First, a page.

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Deeper Commentary

2Sa 12:1 Yahweh sent Nathan to David. He came to him, and said to him, There were two men in one city-
That David could see into the back yard of Bathsheba's house shows that they were almost next door neighbours in Jerusalem. Nathan's parable emphasized this: "There were two men (David and Nathan) in one city (Jerusalem)". That Uriah "went not down to his house" after meeting David in Jerusalem could imply that it was just at the end of David's back garden (2 Sam. 11:13 etc.).

The one rich, and the other poor-
Reflection on the record enables us to enter a little into the nature and tragedy of David's sorrow; remembering always that David is our example. His love for Abigail, with marriage to her so wondrously arranged, would have been cruelly mocked by his falling for Bathsheba. His abuse of Uriah's loyalty (when almost certainly Uriah knew exactly what David was playing at) would have created a sadness that can only be described as ineffable. David in his early years described himself as a "poor man", indicating his humility; yet the very same word is used by Nathan in the parable about Uriah, as if to bring home to David that he had slain a man who had the humble loyalty which he had had in those early, spiritually formative years (1 Sam. 18:23 cp. 2 Sam.12:1,3,4). 

Nathan had likened Uriah to a "poor man" abused by David. But David later asks God to eternally condemn those who persecuted the "poor" (see on Ps. 109:9,16). And it seems Ps. 109 was used by David not only about his persecution at the time of Saul, but also of his sufferings at the time of Absalom's rebellion, after the time of his sin. So it seems David didn't maintain his sense of humility before Nathan.

2Sa 12:2 The rich man had very many flocks and herds-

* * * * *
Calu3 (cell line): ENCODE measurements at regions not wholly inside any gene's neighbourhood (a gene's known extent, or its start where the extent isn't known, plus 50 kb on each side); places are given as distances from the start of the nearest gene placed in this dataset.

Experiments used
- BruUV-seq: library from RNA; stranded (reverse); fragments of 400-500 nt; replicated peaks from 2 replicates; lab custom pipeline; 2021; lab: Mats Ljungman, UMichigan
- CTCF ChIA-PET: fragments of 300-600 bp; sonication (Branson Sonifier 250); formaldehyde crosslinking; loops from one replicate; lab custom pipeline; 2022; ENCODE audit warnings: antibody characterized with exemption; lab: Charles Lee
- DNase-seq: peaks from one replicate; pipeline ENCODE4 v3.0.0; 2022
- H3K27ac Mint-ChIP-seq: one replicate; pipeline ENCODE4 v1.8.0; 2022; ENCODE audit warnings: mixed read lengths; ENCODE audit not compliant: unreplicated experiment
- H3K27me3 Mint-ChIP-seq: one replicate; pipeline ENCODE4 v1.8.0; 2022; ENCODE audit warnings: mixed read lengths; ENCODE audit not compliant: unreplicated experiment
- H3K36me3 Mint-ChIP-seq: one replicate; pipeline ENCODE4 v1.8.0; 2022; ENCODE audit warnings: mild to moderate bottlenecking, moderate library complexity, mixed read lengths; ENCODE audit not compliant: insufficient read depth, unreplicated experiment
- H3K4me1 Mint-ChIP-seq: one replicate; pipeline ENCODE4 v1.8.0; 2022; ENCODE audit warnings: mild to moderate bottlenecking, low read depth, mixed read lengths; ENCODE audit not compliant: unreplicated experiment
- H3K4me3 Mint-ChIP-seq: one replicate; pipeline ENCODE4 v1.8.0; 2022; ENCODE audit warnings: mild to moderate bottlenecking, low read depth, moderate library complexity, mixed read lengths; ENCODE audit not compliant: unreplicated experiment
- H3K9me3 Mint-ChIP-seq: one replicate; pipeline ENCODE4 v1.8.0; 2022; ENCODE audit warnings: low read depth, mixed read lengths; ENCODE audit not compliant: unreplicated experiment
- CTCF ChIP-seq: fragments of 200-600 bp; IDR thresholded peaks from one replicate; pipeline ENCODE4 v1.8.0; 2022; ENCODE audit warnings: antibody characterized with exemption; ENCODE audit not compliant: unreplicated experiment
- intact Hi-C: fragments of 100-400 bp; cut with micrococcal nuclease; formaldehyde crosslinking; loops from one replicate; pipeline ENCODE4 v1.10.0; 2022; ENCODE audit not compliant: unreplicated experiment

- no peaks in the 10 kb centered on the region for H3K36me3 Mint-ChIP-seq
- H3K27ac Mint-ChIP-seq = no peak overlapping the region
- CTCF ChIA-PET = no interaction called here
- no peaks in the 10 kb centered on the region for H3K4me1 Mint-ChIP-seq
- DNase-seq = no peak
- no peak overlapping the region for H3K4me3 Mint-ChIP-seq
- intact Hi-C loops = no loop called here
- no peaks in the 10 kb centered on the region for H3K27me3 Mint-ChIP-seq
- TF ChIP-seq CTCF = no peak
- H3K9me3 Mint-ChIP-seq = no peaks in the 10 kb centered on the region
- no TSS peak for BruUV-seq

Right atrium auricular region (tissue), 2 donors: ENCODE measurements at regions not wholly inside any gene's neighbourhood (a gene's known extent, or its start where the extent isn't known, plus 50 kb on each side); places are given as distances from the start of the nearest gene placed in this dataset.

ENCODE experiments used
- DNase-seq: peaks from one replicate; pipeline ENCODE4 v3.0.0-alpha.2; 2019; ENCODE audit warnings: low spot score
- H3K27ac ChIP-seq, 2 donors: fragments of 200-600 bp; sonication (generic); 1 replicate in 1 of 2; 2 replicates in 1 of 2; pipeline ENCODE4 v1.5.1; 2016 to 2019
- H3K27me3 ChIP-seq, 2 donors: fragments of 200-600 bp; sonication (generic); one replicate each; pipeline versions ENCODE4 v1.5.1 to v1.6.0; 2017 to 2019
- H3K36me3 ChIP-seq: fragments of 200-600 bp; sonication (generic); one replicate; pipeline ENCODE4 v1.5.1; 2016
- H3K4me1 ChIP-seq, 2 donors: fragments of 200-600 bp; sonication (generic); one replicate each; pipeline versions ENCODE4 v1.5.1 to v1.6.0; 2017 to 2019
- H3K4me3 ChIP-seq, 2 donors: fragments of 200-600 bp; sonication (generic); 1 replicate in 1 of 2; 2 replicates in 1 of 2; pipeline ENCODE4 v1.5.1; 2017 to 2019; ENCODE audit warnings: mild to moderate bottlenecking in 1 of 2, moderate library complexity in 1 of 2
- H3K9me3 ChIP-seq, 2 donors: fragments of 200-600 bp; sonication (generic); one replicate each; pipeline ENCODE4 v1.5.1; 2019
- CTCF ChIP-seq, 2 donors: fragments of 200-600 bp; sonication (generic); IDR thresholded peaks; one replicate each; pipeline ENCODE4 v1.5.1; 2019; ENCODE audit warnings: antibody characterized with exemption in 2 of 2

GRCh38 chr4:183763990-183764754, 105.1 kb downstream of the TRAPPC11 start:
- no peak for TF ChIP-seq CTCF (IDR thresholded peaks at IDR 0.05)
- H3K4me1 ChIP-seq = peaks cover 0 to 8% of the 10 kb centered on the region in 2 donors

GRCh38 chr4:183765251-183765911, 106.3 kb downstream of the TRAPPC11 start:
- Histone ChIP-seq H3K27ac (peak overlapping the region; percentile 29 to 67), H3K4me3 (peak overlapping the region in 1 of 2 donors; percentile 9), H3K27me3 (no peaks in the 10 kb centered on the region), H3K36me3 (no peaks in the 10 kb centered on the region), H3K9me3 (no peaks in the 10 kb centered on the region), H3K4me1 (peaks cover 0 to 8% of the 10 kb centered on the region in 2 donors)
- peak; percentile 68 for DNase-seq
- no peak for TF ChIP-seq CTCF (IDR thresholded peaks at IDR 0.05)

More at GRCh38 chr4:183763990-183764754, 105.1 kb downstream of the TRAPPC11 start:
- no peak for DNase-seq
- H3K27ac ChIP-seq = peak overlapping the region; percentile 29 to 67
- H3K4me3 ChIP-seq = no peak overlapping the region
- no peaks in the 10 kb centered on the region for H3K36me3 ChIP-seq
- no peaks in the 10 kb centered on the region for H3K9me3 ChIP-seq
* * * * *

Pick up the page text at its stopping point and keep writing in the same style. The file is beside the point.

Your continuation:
Presumably the idea is that David had many wives and concubines. He had no sexual need for Bathsheba. To take her was selfishness and narcissism in the extreme.

2Sa 12:3 but the poor man had nothing, except one little ewe lamb, which he had bought and raised. It grew up together with him, and with his children. It ate of his own food, drank of his own cup, lay in his bosom, and was to him like a daughter-
David himself had once been a poor man (1 Sam. 18:23), his family only had a "few sheep" (1 Sam. 17:28). So his abuse of the poor man with only one sheep now he was rich... was therefore the more culpable.   

David and Uriah knew each other very well; they had spent David's long wilderness years together. All that time, Bathsheba had been brought up by Uriah (2 Sam.12:3). She was the daughter of Eliam, who had been another of David’s mighty men (2 Sam. 11:3; 23:34). Presumably he had been killed and Uriah adopted her, bringing her up from babyhood, mothering her by feeding her from his bowl and letting her sleep in his bosom. This may imply that his own wife died early, and that he brought her and his own children up alone, and then married her when she was older. A very special spiritual and emotional bond must have been forged between those who stuck with David as a down and out, and who later on shared in the glory of his kingdom. That Uriah had such easy access to David would have been unthinkable for an ordinary soldier whom David hardly knew. Nathan criticizes David for having " no pity" on Uriah, implying that David well knew  the relationship between Uriah and Bathsheba. Moreover, David would have been a larger than life figure for his followers, and Bathsheba would have grown up with this image of David as the saving hero.

1 Chron. 3:5 could imply that she had no other children before those she had by David. This means that she may have been barren until that point; her conception was certainly brought about by God. Was it that they would both have been aware of the unlikelihood of her bearing children, and therefore perhaps more inclined to take a chance?

2Sa 12:4 A traveller came to the rich man, and he spared to take of his own flock and of his own herd, to dress for the wayfaring man who had come to him, but took the poor man’s lamb, and dressed it for the man who had come to him-